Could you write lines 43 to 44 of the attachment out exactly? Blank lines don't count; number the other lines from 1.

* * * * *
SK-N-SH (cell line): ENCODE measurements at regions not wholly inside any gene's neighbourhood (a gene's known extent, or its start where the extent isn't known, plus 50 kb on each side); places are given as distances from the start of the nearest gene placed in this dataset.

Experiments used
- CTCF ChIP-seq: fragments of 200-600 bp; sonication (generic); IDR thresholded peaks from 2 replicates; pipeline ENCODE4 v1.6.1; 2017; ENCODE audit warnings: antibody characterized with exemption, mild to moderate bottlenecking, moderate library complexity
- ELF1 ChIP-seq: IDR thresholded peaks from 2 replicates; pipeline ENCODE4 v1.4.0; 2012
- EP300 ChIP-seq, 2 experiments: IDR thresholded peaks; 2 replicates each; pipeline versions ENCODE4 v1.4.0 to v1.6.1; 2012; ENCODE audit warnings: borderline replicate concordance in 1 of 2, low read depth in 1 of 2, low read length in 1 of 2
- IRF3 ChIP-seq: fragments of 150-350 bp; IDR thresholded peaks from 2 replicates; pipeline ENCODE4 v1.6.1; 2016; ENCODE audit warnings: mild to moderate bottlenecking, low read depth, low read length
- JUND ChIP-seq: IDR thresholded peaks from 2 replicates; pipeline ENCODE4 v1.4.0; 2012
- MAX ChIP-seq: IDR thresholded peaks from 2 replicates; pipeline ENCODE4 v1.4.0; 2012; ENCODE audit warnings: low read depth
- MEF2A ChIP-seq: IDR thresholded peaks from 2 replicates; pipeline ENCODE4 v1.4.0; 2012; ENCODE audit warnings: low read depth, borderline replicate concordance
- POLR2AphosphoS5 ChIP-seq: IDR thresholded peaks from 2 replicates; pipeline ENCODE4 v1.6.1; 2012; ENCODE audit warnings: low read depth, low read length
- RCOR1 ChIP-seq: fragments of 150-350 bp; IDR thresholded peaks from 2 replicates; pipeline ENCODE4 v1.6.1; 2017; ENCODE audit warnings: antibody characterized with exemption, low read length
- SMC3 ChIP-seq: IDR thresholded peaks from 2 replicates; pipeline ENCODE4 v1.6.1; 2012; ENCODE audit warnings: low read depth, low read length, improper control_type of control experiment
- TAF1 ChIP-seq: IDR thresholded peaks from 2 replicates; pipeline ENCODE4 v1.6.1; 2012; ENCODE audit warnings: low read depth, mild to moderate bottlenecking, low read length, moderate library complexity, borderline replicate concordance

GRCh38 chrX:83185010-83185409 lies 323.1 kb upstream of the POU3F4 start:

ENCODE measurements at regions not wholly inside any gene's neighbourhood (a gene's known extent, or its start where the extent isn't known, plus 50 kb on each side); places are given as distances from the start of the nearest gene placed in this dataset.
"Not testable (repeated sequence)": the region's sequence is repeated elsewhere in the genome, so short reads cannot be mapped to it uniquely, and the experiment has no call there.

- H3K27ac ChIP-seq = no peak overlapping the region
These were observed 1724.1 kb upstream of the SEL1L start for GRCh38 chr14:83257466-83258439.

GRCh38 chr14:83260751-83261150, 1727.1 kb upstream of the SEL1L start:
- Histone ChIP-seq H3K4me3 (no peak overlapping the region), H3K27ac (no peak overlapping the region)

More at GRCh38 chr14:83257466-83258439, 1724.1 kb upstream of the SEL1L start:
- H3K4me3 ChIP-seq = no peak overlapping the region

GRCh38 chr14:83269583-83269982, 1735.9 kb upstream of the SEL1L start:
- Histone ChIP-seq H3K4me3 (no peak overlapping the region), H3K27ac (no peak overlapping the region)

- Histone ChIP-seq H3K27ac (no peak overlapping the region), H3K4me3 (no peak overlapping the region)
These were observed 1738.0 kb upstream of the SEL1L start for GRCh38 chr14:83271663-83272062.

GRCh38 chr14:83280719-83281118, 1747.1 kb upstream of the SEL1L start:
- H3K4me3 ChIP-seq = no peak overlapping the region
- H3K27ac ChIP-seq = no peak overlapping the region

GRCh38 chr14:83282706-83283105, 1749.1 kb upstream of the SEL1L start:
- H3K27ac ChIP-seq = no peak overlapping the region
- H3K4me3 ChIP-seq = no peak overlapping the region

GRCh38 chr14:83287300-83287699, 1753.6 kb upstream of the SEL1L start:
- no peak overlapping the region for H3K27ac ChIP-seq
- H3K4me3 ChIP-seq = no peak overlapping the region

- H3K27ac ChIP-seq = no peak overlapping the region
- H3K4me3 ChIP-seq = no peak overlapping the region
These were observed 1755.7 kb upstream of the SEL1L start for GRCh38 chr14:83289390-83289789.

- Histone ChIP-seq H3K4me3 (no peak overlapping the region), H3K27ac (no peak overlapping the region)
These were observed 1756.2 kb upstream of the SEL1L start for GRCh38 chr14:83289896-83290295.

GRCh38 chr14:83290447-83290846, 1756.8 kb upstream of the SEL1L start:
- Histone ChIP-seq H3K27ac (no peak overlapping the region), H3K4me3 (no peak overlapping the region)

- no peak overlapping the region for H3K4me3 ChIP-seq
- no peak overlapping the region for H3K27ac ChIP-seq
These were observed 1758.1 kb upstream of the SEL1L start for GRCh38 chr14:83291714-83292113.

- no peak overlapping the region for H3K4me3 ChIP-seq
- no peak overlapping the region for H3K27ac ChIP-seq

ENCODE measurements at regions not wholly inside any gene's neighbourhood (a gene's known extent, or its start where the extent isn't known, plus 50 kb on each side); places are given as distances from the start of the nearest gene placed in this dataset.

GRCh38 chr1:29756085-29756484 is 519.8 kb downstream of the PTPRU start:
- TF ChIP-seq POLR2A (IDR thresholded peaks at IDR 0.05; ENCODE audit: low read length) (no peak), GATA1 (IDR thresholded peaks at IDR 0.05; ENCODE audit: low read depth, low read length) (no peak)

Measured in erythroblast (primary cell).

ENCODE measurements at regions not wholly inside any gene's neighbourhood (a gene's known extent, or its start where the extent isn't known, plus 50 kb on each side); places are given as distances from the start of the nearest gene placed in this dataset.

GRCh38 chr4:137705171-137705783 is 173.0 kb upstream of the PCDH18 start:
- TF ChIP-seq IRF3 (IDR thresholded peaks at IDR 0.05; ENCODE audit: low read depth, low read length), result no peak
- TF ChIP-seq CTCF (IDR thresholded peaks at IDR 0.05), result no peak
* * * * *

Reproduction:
- no peak overlapping the region for H3K4me3 ChIP-seq
- no peak overlapping the region for H3K27ac ChIP-seq